There are euphemisms for rape and prostitution—Mycroft fears Enola’s virtue will be plundered on the streets of London, women of the night are mentioned, etc. These terms are not explained or defined, for Enola doesn’t really know what they mean.
There’s a fairly graphic scene early on where Enola, disguised as a nun as she tends to the poor, is garroted violently, only saved by the whalebone in the stiff high neck of her gown and the intervention of strangers. She’s shattered by this, and her sense of security is destroyed. She thought she was prepared to deal with violence, but none of her plans kept her safe. Later, Lady Cecily is similarly garroted by the same man, although Enola saves her in the nick of time by stabbing her attacker multiple times. She stabs him in the arm and shoulders, wanting to scare him away instead of killing him. It also helps the police track him down.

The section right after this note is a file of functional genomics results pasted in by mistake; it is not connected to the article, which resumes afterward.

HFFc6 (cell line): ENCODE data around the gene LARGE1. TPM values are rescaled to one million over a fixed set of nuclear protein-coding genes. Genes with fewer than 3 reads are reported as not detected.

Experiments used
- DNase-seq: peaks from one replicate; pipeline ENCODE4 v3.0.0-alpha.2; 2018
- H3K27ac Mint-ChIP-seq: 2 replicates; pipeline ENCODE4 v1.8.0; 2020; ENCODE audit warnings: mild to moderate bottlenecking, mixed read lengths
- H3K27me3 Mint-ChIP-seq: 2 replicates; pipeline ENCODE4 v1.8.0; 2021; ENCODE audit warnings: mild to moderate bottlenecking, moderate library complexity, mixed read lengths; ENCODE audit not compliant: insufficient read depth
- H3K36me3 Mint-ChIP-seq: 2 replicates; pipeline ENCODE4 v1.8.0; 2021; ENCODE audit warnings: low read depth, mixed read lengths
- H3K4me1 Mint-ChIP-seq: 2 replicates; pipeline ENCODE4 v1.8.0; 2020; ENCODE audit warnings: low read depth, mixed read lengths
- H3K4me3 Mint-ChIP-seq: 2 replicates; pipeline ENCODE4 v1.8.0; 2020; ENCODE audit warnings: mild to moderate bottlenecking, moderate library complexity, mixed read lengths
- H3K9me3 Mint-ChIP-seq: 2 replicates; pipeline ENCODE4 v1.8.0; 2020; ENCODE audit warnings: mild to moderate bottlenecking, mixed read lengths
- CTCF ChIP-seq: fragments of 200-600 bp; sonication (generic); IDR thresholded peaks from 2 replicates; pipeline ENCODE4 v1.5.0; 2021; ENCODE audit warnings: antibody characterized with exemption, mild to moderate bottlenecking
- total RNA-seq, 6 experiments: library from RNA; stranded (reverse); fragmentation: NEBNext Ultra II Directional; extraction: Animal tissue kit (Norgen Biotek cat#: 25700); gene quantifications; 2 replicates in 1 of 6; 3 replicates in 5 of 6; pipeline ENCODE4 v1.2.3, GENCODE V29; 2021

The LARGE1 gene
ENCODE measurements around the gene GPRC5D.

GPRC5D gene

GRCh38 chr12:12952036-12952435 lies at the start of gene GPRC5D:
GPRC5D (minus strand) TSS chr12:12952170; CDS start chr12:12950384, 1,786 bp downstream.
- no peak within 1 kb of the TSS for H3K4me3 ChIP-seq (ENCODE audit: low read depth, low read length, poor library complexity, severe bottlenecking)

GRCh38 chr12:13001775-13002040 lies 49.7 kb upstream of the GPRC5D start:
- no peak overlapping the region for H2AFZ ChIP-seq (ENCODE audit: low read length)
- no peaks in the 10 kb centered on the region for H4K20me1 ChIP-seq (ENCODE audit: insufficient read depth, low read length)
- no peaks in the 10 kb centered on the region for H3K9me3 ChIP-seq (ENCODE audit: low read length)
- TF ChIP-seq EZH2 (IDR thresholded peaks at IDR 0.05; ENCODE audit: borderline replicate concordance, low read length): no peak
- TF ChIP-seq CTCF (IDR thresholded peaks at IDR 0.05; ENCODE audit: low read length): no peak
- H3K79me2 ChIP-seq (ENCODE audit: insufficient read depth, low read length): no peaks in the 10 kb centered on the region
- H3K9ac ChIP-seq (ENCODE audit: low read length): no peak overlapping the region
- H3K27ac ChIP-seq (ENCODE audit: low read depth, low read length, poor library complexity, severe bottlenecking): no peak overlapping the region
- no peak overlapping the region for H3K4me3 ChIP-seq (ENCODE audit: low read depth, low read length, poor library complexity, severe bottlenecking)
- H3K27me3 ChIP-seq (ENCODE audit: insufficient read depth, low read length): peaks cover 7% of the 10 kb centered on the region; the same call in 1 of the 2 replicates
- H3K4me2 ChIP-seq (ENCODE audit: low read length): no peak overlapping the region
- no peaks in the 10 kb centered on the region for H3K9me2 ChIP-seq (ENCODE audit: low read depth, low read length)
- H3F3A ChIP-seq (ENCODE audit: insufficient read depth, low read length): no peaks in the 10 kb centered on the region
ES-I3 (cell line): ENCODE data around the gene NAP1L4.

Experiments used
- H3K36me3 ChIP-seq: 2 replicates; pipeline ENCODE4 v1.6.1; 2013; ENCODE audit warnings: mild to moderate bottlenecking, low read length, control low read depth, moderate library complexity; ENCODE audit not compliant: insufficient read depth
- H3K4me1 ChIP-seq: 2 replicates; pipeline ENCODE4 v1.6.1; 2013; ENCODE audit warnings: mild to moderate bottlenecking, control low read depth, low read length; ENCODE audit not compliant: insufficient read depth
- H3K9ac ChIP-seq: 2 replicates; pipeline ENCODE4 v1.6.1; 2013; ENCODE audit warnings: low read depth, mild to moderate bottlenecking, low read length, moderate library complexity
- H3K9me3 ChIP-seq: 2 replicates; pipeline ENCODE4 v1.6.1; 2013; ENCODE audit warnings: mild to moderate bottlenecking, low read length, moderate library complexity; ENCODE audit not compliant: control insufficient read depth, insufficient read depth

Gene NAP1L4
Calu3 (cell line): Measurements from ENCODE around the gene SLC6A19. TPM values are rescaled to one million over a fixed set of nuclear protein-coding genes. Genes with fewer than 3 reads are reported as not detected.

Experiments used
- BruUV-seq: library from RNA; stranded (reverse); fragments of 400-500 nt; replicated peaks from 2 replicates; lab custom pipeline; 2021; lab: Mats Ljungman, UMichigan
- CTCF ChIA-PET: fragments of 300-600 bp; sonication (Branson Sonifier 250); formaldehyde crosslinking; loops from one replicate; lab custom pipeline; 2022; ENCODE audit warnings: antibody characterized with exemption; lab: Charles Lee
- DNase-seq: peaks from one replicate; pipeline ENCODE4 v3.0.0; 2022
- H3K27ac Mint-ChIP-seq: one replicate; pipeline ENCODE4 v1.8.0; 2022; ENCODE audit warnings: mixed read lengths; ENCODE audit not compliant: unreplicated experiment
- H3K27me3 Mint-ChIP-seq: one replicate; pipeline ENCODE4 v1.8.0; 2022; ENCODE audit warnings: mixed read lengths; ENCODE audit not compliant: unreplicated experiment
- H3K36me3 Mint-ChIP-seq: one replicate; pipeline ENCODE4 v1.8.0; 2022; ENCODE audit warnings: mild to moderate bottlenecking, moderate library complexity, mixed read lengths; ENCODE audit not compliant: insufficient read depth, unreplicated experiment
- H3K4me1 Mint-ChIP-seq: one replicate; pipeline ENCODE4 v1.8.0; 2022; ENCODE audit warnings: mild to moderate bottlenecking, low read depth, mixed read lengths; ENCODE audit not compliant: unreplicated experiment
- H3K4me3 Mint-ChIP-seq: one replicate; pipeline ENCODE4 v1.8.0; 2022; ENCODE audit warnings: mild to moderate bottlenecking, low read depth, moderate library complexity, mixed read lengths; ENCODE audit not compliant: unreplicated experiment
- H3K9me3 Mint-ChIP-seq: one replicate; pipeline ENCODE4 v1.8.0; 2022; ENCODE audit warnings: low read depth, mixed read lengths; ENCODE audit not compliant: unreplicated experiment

The streets of London are dangerous and deadly. The criminal element—including possibly Jack the Ripper—lurks around every dark corner.
Poverty and Classism
The poor of London are truly in terrible shape. Enola knows that each cold night will bring more frozen bodies of those who have no shelter—she has seen bodies frozen to the pavement. She tries to help, and does help some individuals stave off death for at least a few more days. Lady Cecily is horrified by the conditions of the poor, and disagrees vehemently, though silently, with her noble father who has little sympathy. She has read Marx and wants to change society. However, in the end, she will go back to her home where she will likely quietly but angrily fulfill her expected role.